Laxman’s Future, Dhoni’s Past

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The old guard has the record but not the time to stage a comeback; the skipper’s case is different

The old guard has the record but not the time to stage a comeback; the skipper’s case is different

The clamour for an overhaul of the Indian middle order is rising. But like life, cricket offers many chances. No other sport boasts of so many ‘comeback’ legends. Perhaps it is natural for a game even the shortest version of which plays out longer than any other team sport does. So the greatness of a cricketer is determined as much by talent as by one’s ability to reinvent oneself, time and again, as a top performer.

Honestly, there is nothing unusual about the present predicament of the Indian batsmen except that they have slumped together and it looks embarrassing. But each of them has suffered similar ebbs in his career and come back a better player.

In England and South Africa (2005-06), Virender Sehwag averaged 19 and 14.8, respectively. He bounced back in Australia (2007-08) with an average of 71.50. In three consecutive series against South Africa, Sri Lanka and Australia (2009-10), Gautam Gambhir averaged 12.66, 1 and 12.50, respectively. He regained form at home against New Zealand (average 41.75) and silenced his critics in South Africa with a 60-plus average last year.

In his third tour to Australia (1999-2000), Rahul Dravid averaged 15.50. Next time he was Down Under (2003-04), he averaged an impossible-to-argue-with 123.80. VVS Laxman averaged above 80 against Australia at home (2000-01) and away (2003-04). In the next home series (2004-05) against the same opponent, his average dwindled to 17.57. When the Aussies landed again in 2008-09, VVS was at the top of his game with an average of 95.25.

Let’s not dig into a certain Sachin Tendulkar’s records. Not his game, but his mind looks crammed. Also, nobody else knows how it feels approaching a hundredth hundred.

But Sachin’s illustrious colleagues have shown in the past that they have it in them to pick themselves up and return stronger. Unfortunately, the process takes not only a rare degree of ability but also time. Gambhir and Sehwag have enough years of cricket ahead and can be trusted to make strong comebacks. But Laxman and Dravid do not have the luxury. When they have returned winners from similar situations in the past, it took them a season or two. Given opportunities, they may regain form by 2013, but their bodies will not hold.

If Dravid and Laxman have all the records but not the time to convince the selectors, Indian captain Mahendra Singh Dhoni’s case is quite the opposite. Playing abroad, particularly outside Asia, Dhoni’s Test batting record has always been ordinary.

Playing away against Bangladesh, New Zealand and Pakistan, Dhoni averages 96.50, 77.50 and 59.66, respectively. Against opponents such as Sri Lanka, South Africa and England, his away averages are 32, 31.44 and 39, respectively. In 26 away innings against these three teams, Dhoni scored six half-centuries, three ducks and did not cross 20 on nine occasions.

Against West Indies and Australia, Dhoni’s away averages are 22.08 and 18.69. In 26 away innings against these two opponents, he scored three half-centuries, two ducks and did not cross 20 on 17 occasions. Overall, playing away in West Indies, Australia, England, South Africa and Sri Lanka, Dhoni failed to cross 20 in 31 (60 per cent) out of 52 innings.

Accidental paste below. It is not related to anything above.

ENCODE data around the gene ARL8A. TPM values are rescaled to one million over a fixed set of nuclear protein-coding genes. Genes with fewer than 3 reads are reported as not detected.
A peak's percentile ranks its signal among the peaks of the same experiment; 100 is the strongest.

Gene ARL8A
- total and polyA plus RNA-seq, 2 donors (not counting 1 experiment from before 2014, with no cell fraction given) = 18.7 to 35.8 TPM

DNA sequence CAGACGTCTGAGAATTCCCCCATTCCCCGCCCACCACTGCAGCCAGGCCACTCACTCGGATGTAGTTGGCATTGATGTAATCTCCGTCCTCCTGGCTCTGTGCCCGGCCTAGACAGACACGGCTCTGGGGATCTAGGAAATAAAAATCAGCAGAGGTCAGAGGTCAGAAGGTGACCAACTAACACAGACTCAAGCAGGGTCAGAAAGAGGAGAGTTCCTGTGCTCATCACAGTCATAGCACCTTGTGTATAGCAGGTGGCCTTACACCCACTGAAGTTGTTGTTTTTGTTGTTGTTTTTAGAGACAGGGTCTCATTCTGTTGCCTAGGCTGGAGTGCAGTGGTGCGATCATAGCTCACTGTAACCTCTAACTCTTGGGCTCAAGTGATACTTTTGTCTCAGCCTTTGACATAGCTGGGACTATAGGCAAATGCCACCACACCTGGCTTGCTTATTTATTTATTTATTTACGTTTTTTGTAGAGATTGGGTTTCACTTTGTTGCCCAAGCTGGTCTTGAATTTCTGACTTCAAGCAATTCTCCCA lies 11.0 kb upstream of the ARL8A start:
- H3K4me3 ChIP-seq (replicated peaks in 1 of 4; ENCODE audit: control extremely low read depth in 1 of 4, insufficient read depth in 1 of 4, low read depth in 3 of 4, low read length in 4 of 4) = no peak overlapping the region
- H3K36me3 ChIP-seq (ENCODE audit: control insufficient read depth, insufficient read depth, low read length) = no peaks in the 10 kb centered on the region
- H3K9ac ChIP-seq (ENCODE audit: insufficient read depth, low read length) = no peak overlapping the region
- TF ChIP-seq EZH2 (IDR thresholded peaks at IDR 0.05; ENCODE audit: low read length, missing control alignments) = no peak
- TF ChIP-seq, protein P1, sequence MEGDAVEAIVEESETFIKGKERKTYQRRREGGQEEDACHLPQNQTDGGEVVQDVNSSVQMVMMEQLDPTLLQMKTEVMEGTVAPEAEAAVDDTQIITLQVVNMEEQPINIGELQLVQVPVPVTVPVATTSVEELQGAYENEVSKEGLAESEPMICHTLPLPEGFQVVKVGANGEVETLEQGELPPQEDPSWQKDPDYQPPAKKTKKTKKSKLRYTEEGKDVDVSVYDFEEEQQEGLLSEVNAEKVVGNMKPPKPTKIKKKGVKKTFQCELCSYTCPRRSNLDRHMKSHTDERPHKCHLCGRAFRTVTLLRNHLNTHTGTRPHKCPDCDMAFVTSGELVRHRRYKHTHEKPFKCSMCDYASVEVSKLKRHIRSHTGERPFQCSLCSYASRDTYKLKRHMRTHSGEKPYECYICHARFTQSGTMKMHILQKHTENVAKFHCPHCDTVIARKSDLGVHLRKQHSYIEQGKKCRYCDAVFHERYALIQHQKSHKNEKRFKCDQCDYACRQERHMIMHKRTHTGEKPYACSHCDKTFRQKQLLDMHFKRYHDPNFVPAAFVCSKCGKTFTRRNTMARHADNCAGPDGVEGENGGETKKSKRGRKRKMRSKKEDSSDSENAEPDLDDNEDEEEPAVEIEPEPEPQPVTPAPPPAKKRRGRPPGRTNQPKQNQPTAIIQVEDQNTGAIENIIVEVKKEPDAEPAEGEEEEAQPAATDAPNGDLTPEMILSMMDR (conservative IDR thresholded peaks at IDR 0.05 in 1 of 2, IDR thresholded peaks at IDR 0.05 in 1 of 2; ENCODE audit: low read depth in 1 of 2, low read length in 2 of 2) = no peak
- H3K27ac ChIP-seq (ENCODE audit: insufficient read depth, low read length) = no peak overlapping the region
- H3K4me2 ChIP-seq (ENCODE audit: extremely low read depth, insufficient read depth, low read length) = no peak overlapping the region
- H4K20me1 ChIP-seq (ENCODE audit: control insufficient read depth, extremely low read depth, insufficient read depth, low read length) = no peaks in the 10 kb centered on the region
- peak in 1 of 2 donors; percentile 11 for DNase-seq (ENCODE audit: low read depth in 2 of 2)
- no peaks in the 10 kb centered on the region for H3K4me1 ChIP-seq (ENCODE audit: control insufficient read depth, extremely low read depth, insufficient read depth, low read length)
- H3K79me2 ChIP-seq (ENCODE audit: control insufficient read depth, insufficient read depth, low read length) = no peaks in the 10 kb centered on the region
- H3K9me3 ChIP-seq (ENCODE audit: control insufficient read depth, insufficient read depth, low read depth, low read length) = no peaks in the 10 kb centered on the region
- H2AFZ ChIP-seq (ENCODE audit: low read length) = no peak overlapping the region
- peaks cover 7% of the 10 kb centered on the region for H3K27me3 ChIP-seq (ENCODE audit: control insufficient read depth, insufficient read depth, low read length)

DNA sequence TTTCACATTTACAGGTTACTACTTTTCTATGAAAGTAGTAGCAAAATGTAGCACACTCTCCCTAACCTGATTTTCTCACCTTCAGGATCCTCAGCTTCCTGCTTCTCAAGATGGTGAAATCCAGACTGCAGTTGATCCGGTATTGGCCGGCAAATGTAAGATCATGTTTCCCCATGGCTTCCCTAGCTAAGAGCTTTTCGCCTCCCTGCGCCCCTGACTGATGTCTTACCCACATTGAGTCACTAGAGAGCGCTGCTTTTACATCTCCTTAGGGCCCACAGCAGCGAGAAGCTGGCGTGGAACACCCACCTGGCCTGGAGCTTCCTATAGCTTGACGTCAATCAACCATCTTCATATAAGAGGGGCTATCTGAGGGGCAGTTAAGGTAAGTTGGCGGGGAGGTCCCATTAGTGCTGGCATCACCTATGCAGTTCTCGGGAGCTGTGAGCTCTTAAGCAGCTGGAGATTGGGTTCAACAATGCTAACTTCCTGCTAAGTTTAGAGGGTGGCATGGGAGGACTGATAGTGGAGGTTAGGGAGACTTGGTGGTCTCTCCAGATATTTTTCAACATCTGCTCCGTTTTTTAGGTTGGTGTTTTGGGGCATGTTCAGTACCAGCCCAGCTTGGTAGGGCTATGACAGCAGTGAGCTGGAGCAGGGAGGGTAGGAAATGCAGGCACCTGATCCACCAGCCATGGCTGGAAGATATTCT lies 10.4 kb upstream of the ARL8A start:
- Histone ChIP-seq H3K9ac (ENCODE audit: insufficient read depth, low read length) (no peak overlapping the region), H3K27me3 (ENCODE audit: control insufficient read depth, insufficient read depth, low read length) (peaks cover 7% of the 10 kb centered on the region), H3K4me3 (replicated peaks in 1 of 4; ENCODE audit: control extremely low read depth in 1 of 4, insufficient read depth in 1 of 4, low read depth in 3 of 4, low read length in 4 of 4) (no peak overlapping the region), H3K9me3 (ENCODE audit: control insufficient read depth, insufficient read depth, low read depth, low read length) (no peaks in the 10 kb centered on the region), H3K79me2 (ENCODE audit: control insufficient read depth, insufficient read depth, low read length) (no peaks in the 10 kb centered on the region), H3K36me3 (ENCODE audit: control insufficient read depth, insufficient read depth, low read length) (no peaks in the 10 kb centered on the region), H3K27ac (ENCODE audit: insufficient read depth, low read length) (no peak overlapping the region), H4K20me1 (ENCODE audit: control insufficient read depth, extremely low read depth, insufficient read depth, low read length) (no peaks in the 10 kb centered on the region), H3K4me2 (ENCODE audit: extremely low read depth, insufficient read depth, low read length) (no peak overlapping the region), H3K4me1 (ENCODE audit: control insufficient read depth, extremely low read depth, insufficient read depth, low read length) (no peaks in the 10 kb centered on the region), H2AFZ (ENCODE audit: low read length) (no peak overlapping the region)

More recently, Dhoni averaged 31 in England, thanks to two valiant 50s in Birmingham. Together, the other six innings yielded just 69. In the previous away series against West Indies, just one 50-plus score propelled his average to 19. In the remaining four innings, he managed a total of 23. In the current tour, he has so far averaged 20 in six innings. But for the lone half-century at Sydney, he has scored 45 runs in five innings.

Dhoni’s wicket keeping, usually flawless and unnoticed, has also started slipping under pressure. Comparisons with Adam Gilchrist, Alec Stewart or the still-in-action Mark Boucher may not be fair but even Kamran Akmal or Brad Haddin has a better dismissals-per-inning record in Tests than the Indian captain (not to mention former butter fingers Matt Prior who shares Dhoni’s strike rate behind the stumps).

Surely, if Dhoni was not such a phenomenally successful ODI captain and India were not averse to the multiple-captain theory, his place in the Test squad would long have been suspect. Forget the younger lot in domestic cricket, even Parthiv Patel has returned a better keeper and has batting averages playing away of 32 and 65.50, respectively, against Australia and Pakistan. Only last year, playing ODIs away against West Indies and England, Patel averaged 29.40 and 34.40, respectively.

Most followers of the game do not enjoy commentator Sourav Ganguly’s psychic gifts and it is hard to guess if Dhoni really does not enjoy playing Test cricket. It is equally impossible to determine if the Indian captain was thinking aloud about retiring from Test cricket only to deflect the media’s unrelenting glare on his team’s dismal performance or if there was some genuine soul-searching.

But if Laxman and Dravid have run out of time to rediscover their lost touch that made them such formidable performers abroad, Dhoni has never demonstrated the skill that makes a Test batsman dependable on hostile foreign pitches. India does not need to look hard to figure out what is amiss. Playing on familiar tracks against weaker teams, Dhoni himself has shown what an effective number seven can lend to a team’s batting stability.

Perhaps it’s time to try someone for the Test squad who is less of a gamble at the crease, whose consistency is less challenged by quality bowling in tough conditions. That should be by far the most obvious task before the selectors, and much easier than finding necessary replacements for Laxman and Dravid.